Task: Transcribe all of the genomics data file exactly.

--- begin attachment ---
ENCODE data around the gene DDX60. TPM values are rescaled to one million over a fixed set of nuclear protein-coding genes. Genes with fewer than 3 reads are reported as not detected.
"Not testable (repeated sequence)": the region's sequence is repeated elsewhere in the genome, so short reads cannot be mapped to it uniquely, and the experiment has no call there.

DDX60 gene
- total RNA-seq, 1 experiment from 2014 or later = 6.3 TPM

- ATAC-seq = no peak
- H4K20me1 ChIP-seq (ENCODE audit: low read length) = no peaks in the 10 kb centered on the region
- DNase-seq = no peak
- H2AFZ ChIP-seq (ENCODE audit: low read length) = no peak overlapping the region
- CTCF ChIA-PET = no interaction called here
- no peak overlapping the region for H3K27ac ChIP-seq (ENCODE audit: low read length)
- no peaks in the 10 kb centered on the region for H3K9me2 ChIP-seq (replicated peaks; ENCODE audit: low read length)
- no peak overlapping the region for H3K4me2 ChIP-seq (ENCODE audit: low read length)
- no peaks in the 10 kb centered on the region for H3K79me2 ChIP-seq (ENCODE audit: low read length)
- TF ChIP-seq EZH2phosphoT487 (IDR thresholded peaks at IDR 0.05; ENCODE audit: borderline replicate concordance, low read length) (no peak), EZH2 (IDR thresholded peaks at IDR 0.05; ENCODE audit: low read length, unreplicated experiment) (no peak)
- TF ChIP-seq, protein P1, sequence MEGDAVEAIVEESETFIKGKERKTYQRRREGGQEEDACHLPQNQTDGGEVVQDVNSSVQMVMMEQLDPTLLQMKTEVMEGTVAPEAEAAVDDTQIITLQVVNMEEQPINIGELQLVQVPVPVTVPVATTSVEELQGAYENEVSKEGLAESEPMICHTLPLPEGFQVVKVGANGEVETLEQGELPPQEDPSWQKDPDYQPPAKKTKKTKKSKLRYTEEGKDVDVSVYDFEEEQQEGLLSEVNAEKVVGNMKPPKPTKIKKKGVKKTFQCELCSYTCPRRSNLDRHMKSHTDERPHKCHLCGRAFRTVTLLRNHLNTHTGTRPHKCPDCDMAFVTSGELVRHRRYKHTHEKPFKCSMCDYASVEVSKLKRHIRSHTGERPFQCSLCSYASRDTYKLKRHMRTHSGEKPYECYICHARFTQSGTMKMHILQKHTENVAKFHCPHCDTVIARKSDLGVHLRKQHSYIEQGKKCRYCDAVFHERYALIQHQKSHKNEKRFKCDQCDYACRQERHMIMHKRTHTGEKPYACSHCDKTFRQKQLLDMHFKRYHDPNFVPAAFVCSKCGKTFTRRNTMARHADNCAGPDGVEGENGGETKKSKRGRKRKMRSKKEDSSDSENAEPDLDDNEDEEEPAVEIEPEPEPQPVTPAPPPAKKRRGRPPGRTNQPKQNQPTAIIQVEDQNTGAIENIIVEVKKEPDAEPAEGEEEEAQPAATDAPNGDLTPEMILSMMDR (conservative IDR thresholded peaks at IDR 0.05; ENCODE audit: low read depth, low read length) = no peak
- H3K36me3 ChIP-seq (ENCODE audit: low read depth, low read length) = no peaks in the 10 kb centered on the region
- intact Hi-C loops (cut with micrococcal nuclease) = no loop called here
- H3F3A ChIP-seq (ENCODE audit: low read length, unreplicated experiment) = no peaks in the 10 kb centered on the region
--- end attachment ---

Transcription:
ENCODE data around the gene DDX60. TPM values are rescaled to one million over a fixed set of nuclear protein-coding genes. Genes with fewer than 3 reads are reported as not detected.
"Not testable (repeated sequence)": the region's sequence is repeated elsewhere in the genome, so short reads cannot be mapped to it uniquely, and the experiment has no call there.

DDX60 gene
- total RNA-seq, 1 experiment from 2014 or later = 6.3 TPM

- ATAC-seq = no peak
- H4K20me1 ChIP-seq (ENCODE audit: low read length) = no peaks in the 10 kb centered on the region
- DNase-seq = no peak
- H2AFZ ChIP-seq (ENCODE audit: low read length) = no peak overlapping the region
- CTCF ChIA-PET = no interaction called here
- no peak overlapping the region for H3K27ac ChIP-seq (ENCODE audit: low read length)
- no peaks in the 10 kb centered on the region for H3K9me2 ChIP-seq (replicated peaks; ENCODE audit: low read length)
- no peak overlapping the region for H3K4me2 ChIP-seq (ENCODE audit: low read length)
- no peaks in the 10 kb centered on the region for H3K79me2 ChIP-seq (ENCODE audit: low read length)
- TF ChIP-seq EZH2phosphoT487 (IDR thresholded peaks at IDR 0.05; ENCODE audit: borderline replicate concordance, low read length) (no peak), EZH2 (IDR thresholded peaks at IDR 0.05; ENCODE audit: low read length, unreplicated experiment) (no peak)
- TF ChIP-seq, protein P1, sequence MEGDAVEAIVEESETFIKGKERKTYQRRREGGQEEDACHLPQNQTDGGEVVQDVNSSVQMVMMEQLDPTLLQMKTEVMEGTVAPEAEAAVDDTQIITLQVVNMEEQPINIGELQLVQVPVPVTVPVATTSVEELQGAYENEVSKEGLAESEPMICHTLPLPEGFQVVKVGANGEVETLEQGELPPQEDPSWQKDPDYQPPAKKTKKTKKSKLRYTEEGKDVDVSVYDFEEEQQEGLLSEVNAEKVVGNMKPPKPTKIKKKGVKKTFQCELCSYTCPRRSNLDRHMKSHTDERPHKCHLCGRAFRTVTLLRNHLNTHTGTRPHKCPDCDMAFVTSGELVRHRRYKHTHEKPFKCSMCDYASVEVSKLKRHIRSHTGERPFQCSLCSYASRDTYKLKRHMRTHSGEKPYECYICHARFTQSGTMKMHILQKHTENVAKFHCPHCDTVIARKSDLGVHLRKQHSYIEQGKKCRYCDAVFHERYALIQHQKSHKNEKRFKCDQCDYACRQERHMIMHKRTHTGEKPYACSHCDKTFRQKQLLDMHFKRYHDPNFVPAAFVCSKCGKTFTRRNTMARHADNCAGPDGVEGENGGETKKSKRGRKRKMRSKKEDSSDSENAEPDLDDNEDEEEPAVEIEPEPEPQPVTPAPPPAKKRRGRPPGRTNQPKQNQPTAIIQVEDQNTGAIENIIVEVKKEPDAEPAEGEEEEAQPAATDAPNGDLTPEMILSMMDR (conservative IDR thresholded peaks at IDR 0.05; ENCODE audit: low read depth, low read length) = no peak
- H3K36me3 ChIP-seq (ENCODE audit: low read depth, low read length) = no peaks in the 10 kb centered on the region
- intact Hi-C loops (cut with micrococcal nuclease) = no loop called here
- H3F3A ChIP-seq (ENCODE audit: low read length, unreplicated experiment) = no peaks in the 10 kb centered on the region